February 7, 2010 - February 13, 2010 Archives
- How To: Get Your Agency Into Web/Gov 2.0
By Sterling Whitehead -
On his first day in office, President Obama challenged leaders in government to "use innovative tools, methods, and systems to cooperate among themselves, across all levels of Government, and with nonprofit organizations, businesses, and individuals in the private sector." The acquisition process represents one of the most important areas of collaboration between government and the private sector.
Unfortunately, it is also among the most complex and least transparent. The Better Buy Project is an experiment dedicated to the belief that there's a lot of room for improvement in the way government buys products and services. We're testing this hypothesis by asking for your ideas on how to make acquisition process more open, transparent and collaborative.
The best part of this project is that the U.S. General Services Administration (GSA) GSA would really like to adopt some of your best ideas. Promising ideas will be selected by GSA to be piloted on an upcoming acquisition, where lessons learned will be captured for future implementation. But that really depends on us, and the ideas we're able to produce.
This project is concerned primarily with the pre-contract-award stages of the acquisition process—the activities that take place before the government "signs on the dotted line" to buy a product or service. Those areas are:
The ultimate goal is to improve how government learns about and chooses what it buys—in other words, to make government a more informed, more effective consumer.
We are looking for ideas to make federal acquisition more open, transparent, and collaborative. What does that mean?
We believe that making the process more open, transparent and collaborative will make government more likely to end up with the right item at the right price.Close Window
Gov 2.0 seems to be taking off this year. However, it will crash and burn if we (as government employees) do not get our agencies to participate. Fortunately, the White House and GSA are already behind the movement. Now it's our turn to act.
Here are some ideas to getting your agency to open up to Web 2.0 technologies in general and Gov 2.0 in particular.
Talk about it. This is the most important thing you can do; simply bring awareness of the idea to people in your office. But don't talk about it to the point that people will block it out. That doesn't do any good.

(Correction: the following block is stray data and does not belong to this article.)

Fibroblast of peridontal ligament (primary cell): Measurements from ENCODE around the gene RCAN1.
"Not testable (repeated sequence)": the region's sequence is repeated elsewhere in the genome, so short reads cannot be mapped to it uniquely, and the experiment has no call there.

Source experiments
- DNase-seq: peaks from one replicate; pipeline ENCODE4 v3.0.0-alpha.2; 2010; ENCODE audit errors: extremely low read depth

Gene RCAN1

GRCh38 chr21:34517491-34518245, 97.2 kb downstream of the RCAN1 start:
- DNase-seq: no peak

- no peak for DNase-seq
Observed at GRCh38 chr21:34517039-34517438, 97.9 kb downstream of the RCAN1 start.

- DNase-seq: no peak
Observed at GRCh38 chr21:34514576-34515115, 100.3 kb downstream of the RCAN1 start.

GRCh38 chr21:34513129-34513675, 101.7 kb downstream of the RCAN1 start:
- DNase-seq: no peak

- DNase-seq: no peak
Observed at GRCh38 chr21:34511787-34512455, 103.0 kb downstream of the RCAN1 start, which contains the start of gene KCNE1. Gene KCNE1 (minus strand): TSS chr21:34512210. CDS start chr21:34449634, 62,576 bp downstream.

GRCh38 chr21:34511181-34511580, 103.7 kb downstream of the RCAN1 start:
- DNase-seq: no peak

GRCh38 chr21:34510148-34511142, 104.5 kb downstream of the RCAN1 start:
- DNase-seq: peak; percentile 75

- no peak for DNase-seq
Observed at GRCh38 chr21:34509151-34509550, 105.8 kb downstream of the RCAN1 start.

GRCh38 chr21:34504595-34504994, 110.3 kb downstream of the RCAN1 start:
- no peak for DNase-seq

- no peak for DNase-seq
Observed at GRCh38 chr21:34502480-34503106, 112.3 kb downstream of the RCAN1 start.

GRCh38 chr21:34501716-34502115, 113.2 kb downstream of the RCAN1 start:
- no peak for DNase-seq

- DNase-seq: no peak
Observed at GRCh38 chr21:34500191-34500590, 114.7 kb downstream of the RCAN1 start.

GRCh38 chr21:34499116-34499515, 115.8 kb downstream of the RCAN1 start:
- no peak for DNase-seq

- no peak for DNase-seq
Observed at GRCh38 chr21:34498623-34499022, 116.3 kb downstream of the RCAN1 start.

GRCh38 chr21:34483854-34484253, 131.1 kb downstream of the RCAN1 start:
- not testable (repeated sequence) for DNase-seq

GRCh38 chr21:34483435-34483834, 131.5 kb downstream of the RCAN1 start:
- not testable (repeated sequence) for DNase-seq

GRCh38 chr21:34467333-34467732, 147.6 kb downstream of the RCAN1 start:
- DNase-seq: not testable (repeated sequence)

Build a Reputation. If you can develop a reputation in the office as a technology guru, you will be more credible. And credibility is the currency of trust for implementing Web/Gov 2.0.
Appeal to Co-workers' Self-Interest. Figure out some of the annoying problems in your office and try to find free web tools that can help solve these problems. Test out these ideas and talk about how they can improve co-workers lives. If you can make their lives easier, they're more likely to adopt these technologies.
Admit to an Agenda. Yes, that's right. Your agenda is to make their lives easier, and by extension, your life becomes easier. That is the entire purpose of technology, and it often is forgotten.
Test Things Yourself. Try out these technologies. Does your office have a communications problem? Maybe Yammer could help. Want to find resources that make your life easier? Diigo can help (plus it may not be blocked since few Feds know about it; just don't publish classified info). Find out what does and doesn't work before asking people to spend their time testing them out.
Build a Team. Chances are you're not the only person in your office geeky and/or excited enough to try out these technologies. This step may take some time, but it will be worth it. Your team can serve as a test bed for new ideas. You can gather actual results and data you can take to people for a final step.
Develop an Agency Web/Gov 2.0 Policy. From what I've seen, most agencies haven't taken this step yet. This allows your team and you to set the agenda. This is a significant advantage. Use IBM's social media policy as an example since it is widely accepted as a standard bearer. Also, make sure the policy allows the adoption of future, and not just present, technologies. This will open the door for Web 3.0 (i.e. Semantic Web) tech that is just starting to show up.
Keep at It. Perhaps your first attempt failed. That's okay. Just keep at it. Persistence will pay off.